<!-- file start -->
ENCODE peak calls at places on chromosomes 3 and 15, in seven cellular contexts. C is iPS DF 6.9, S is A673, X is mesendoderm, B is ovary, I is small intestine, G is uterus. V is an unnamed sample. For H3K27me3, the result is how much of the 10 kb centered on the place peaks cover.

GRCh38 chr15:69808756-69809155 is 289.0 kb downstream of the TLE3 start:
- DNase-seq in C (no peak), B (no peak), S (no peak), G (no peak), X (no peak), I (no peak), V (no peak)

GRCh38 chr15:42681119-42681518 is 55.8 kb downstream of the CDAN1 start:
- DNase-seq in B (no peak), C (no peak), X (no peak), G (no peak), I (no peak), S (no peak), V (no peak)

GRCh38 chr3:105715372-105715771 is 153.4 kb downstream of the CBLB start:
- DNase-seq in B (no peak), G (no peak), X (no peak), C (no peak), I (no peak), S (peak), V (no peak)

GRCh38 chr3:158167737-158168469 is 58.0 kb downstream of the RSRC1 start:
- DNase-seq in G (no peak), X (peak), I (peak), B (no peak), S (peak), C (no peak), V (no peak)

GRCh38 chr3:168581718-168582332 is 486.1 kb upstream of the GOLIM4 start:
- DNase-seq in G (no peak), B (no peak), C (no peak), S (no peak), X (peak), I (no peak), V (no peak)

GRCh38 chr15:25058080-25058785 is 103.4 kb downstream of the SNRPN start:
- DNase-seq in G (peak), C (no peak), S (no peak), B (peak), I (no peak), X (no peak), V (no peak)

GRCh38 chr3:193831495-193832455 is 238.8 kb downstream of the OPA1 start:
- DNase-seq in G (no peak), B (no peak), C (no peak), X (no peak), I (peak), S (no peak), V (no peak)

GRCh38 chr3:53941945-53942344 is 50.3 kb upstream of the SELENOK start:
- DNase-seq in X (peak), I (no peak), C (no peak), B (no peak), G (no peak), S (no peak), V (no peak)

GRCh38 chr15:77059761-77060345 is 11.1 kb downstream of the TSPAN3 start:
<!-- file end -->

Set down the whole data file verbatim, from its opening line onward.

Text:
ENCODE peak calls at places on chromosomes 3 and 15, in seven cellular contexts. C is iPS DF 6.9, S is A673, X is mesendoderm, B is ovary, I is small intestine, G is uterus. V is an unnamed sample. For H3K27me3, the result is how much of the 10 kb centered on the place peaks cover.

GRCh38 chr15:69808756-69809155 is 289.0 kb downstream of the TLE3 start:
- DNase-seq in C (no peak), B (no peak), S (no peak), G (no peak), X (no peak), I (no peak), V (no peak)

GRCh38 chr15:42681119-42681518 is 55.8 kb downstream of the CDAN1 start:
- DNase-seq in B (no peak), C (no peak), X (no peak), G (no peak), I (no peak), S (no peak), V (no peak)

GRCh38 chr3:105715372-105715771 is 153.4 kb downstream of the CBLB start:
- DNase-seq in B (no peak), G (no peak), X (no peak), C (no peak), I (no peak), S (peak), V (no peak)

GRCh38 chr3:158167737-158168469 is 58.0 kb downstream of the RSRC1 start:
- DNase-seq in G (no peak), X (peak), I (peak), B (no peak), S (peak), C (no peak), V (no peak)

GRCh38 chr3:168581718-168582332 is 486.1 kb upstream of the GOLIM4 start:
- DNase-seq in G (no peak), B (no peak), C (no peak), S (no peak), X (peak), I (no peak), V (no peak)

GRCh38 chr15:25058080-25058785 is 103.4 kb downstream of the SNRPN start:
- DNase-seq in G (peak), C (no peak), S (no peak), B (peak), I (no peak), X (no peak), V (no peak)

GRCh38 chr3:193831495-193832455 is 238.8 kb downstream of the OPA1 start:
- DNase-seq in G (no peak), B (no peak), C (no peak), X (no peak), I (peak), S (no peak), V (no peak)

GRCh38 chr3:53941945-53942344 is 50.3 kb upstream of the SELENOK start:
- DNase-seq in X (peak), I (no peak), C (no peak), B (no peak), G (no peak), S (no peak), V (no peak)

GRCh38 chr15:77059761-77060345 is 11.1 kb downstream of the TSPAN3 start: